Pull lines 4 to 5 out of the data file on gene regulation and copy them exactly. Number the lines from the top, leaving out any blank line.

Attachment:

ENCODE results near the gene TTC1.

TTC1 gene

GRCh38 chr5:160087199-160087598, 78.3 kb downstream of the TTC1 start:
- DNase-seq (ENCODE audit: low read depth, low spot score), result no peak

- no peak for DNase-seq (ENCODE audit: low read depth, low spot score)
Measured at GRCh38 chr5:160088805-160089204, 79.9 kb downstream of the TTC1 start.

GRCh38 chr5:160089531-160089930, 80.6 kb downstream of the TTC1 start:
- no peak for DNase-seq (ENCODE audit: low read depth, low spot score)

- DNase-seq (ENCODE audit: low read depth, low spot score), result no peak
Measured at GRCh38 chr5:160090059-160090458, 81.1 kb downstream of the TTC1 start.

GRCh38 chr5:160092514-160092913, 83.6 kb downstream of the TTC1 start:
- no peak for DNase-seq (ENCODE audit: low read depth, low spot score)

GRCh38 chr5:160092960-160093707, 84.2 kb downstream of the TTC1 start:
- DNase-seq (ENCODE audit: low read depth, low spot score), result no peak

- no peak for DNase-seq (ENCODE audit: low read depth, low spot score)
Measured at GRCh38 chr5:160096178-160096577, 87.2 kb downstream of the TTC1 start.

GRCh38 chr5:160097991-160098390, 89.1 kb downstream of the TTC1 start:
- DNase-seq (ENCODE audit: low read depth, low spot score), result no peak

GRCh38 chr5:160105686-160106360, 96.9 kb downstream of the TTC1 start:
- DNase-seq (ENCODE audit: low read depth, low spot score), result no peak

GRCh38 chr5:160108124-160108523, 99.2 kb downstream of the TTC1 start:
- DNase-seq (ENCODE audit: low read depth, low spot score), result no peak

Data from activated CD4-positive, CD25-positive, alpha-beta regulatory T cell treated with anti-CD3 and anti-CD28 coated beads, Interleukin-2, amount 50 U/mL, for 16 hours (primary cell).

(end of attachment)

- DNase-seq (ENCODE audit: low read depth, low spot score), result no peak

- no peak for DNase-seq (ENCODE audit: low read depth, low spot score)